Workers Compensation News Spring 2015
December 30, 2015
Recent Rothman Gordon Successes
Repetitive injury is compensable for medical benefits and wage loss
We recently represented a worker in the energy industry who suffered cumulative shoulder injuries caused by the physical and repetitive nature of his employment. The Workers’ Compensation Judge (WCJ) carefully considered the testimony of the treating physician and our client. Our medical expert provided a medical opinion that within reasonable degree of medical certainty our client (his patient) suffered from significant repetitive overuse injuries as a result of his employment over the past 30 years. The employer’s medical expert opined that the repetitive injuries resulting in rotator cuff damage could have been caused by activity at work or by activity at home.
The WCJ carefully reviewed the evidence that we submitted on behalf of our client, including his job description and work logs. He chose to rely on the testimony of the injured worker’s treating doctor, finding that there “was nothing in the record to hint at, let alone establish, that the claimant has similar overhead activities at home.”
The WCJ granted the claim petition and awarded not only medical benefits, which included reimbursement of his health insurance, but also wage loss benefits for the time he was off work recovering from his work related shoulder surgeries brought on by his employment activities.
We recently represented a worker who was injured in a motor vehicle accident on the way to work. On the way, she stopped at a fast food restaurant and had a motor vehicle accident. The WCJ unfortunately found that because she was on a personal errand, she was not in the scope and course of her employment. Our office filed an appeal to this unfavorable decision issued by the WCJ.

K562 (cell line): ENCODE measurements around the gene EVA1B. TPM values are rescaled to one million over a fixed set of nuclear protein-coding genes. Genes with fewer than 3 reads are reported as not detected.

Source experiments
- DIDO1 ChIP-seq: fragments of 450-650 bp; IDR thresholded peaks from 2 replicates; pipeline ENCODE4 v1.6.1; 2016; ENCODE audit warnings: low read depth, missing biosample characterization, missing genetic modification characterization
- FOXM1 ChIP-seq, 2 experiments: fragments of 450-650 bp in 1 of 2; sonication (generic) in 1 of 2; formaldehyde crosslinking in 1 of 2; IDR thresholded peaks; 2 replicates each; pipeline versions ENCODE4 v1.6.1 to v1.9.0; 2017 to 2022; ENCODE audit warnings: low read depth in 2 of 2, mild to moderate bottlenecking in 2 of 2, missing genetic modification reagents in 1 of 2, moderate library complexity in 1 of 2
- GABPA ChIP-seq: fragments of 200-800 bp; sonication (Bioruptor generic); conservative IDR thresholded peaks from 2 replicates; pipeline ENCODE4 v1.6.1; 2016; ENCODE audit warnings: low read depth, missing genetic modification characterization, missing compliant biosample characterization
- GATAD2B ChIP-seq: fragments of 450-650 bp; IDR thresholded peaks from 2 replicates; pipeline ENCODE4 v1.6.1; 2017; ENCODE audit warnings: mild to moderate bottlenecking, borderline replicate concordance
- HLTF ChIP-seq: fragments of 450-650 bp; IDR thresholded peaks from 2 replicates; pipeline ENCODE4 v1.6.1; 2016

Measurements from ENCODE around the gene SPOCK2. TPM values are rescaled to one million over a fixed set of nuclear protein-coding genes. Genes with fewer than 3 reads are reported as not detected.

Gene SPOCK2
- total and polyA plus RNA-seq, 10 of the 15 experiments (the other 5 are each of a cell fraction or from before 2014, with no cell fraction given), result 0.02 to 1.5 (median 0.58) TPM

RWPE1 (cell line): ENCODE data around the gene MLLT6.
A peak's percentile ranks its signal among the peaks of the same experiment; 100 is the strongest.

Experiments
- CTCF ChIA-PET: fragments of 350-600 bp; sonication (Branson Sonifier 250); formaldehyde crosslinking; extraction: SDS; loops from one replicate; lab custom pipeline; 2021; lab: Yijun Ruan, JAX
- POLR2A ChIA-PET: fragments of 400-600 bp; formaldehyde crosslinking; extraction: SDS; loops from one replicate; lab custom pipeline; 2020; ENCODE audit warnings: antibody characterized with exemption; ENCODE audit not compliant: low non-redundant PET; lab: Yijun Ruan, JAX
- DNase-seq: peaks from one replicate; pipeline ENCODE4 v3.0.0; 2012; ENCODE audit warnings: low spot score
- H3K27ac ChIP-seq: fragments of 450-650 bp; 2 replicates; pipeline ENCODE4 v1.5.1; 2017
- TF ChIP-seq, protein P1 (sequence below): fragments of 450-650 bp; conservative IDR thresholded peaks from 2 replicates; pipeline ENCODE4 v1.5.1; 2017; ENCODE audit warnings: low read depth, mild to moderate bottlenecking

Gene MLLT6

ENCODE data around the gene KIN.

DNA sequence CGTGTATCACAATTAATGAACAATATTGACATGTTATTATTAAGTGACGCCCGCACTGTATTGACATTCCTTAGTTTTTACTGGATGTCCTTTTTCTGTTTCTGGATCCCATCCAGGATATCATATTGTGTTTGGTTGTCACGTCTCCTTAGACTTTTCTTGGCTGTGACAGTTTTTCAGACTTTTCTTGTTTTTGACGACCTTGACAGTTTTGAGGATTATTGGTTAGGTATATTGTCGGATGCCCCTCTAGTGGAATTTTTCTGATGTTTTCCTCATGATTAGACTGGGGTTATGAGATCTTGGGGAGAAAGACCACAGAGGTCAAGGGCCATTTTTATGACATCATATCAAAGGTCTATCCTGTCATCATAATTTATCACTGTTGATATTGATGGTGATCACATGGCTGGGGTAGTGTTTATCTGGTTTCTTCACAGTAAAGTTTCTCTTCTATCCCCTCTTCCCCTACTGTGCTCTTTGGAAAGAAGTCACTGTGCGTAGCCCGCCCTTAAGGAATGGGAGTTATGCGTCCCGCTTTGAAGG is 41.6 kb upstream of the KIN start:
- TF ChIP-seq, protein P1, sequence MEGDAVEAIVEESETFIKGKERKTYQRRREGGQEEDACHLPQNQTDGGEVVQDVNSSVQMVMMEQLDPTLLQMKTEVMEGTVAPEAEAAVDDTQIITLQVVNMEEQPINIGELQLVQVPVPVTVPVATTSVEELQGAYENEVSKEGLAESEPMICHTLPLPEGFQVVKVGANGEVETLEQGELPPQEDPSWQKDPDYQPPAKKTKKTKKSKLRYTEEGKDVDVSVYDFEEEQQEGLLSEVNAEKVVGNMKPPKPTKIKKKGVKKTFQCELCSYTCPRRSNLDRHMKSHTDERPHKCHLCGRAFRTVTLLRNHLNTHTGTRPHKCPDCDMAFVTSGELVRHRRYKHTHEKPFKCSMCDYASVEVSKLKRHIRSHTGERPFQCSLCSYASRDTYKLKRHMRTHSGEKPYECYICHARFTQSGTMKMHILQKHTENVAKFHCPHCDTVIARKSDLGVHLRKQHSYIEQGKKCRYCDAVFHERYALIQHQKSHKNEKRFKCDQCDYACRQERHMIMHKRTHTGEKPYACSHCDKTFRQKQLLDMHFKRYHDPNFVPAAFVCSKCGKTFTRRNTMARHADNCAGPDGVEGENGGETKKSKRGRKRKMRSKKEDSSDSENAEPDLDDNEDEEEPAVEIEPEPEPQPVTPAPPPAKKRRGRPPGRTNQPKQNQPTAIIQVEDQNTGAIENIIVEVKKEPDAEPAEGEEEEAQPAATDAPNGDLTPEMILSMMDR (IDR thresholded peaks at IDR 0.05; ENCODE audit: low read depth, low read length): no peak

Normally, under the “coming and going rule,” injuries received going to and from work are NOT compensable. However, the exceptions to this rule are: 1) the employee has no fixed place of work; 2) the employment contract included transportation to and from work, 3) the employee is on a special mission for the employer or 4) special circumstances are such that the employee was furthering the business of the employer.
In this instance, the Workers’ Compensation Appeals Board (WCAB), noted that the only exception to the coming and going rule at issue was whether the injured worker’s contract of employment included transportation to and from work. The WCAB also noted that when a claimant proved the injury falls within any one of the four exceptions, the claimant is not required to show she was engaged in furtherance of the employers business. The WCAB found that the WCJ did not use the facts presented to establish if the injured worker met one of the four exceptions. Therefore, the WCAB remanded the case to the WCJ for further determination on the facts presented.